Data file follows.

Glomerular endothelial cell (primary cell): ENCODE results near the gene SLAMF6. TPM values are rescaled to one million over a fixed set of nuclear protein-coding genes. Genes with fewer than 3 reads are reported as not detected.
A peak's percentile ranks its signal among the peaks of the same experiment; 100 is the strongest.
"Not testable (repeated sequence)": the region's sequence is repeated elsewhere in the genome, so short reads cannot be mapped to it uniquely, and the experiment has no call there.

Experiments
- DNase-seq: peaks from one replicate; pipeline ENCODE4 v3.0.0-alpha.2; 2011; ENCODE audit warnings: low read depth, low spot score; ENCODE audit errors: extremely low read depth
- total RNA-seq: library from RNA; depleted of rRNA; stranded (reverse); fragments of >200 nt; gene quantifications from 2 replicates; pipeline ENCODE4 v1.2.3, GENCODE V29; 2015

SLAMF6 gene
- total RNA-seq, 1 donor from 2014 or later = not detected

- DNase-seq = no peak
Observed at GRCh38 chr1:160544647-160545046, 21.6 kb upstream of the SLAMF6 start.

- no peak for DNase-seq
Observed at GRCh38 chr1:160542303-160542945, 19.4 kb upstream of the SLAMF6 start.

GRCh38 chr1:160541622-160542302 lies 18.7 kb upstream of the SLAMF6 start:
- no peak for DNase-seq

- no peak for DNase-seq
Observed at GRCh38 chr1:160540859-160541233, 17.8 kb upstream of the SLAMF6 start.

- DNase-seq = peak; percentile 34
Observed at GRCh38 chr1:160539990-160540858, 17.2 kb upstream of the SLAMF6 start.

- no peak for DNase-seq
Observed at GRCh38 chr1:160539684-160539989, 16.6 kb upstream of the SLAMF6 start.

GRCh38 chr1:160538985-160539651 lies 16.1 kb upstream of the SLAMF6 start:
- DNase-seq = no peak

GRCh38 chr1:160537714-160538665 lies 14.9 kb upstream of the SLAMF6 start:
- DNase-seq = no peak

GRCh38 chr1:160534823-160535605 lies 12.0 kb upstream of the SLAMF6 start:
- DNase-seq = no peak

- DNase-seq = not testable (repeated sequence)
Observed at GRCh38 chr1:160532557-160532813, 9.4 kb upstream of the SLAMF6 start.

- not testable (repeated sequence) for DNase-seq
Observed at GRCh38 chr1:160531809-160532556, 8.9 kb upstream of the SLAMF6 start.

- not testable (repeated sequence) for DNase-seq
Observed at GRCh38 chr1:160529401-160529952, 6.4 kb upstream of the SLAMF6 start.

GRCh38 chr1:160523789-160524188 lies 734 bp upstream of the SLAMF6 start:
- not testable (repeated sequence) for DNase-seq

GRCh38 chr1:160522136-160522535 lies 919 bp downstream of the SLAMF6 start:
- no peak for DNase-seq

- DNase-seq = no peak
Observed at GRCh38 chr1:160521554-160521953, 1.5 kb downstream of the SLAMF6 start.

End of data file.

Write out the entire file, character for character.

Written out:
Glomerular endothelial cell (primary cell): ENCODE results near the gene SLAMF6. TPM values are rescaled to one million over a fixed set of nuclear protein-coding genes. Genes with fewer than 3 reads are reported as not detected.
A peak's percentile ranks its signal among the peaks of the same experiment; 100 is the strongest.
"Not testable (repeated sequence)": the region's sequence is repeated elsewhere in the genome, so short reads cannot be mapped to it uniquely, and the experiment has no call there.

Experiments
- DNase-seq: peaks from one replicate; pipeline ENCODE4 v3.0.0-alpha.2; 2011; ENCODE audit warnings: low read depth, low spot score; ENCODE audit errors: extremely low read depth
- total RNA-seq: library from RNA; depleted of rRNA; stranded (reverse); fragments of >200 nt; gene quantifications from 2 replicates; pipeline ENCODE4 v1.2.3, GENCODE V29; 2015

SLAMF6 gene
- total RNA-seq, 1 donor from 2014 or later = not detected

- DNase-seq = no peak
Observed at GRCh38 chr1:160544647-160545046, 21.6 kb upstream of the SLAMF6 start.

- no peak for DNase-seq
Observed at GRCh38 chr1:160542303-160542945, 19.4 kb upstream of the SLAMF6 start.

GRCh38 chr1:160541622-160542302 lies 18.7 kb upstream of the SLAMF6 start:
- no peak for DNase-seq

- no peak for DNase-seq
Observed at GRCh38 chr1:160540859-160541233, 17.8 kb upstream of the SLAMF6 start.

- DNase-seq = peak; percentile 34
Observed at GRCh38 chr1:160539990-160540858, 17.2 kb upstream of the SLAMF6 start.

- no peak for DNase-seq
Observed at GRCh38 chr1:160539684-160539989, 16.6 kb upstream of the SLAMF6 start.

GRCh38 chr1:160538985-160539651 lies 16.1 kb upstream of the SLAMF6 start:
- DNase-seq = no peak

GRCh38 chr1:160537714-160538665 lies 14.9 kb upstream of the SLAMF6 start:
- DNase-seq = no peak

GRCh38 chr1:160534823-160535605 lies 12.0 kb upstream of the SLAMF6 start:
- DNase-seq = no peak

- DNase-seq = not testable (repeated sequence)
Observed at GRCh38 chr1:160532557-160532813, 9.4 kb upstream of the SLAMF6 start.

- not testable (repeated sequence) for DNase-seq
Observed at GRCh38 chr1:160531809-160532556, 8.9 kb upstream of the SLAMF6 start.

- not testable (repeated sequence) for DNase-seq
Observed at GRCh38 chr1:160529401-160529952, 6.4 kb upstream of the SLAMF6 start.

GRCh38 chr1:160523789-160524188 lies 734 bp upstream of the SLAMF6 start:
- not testable (repeated sequence) for DNase-seq

GRCh38 chr1:160522136-160522535 lies 919 bp downstream of the SLAMF6 start:
- no peak for DNase-seq

- DNase-seq = no peak
Observed at GRCh38 chr1:160521554-160521953, 1.5 kb downstream of the SLAMF6 start.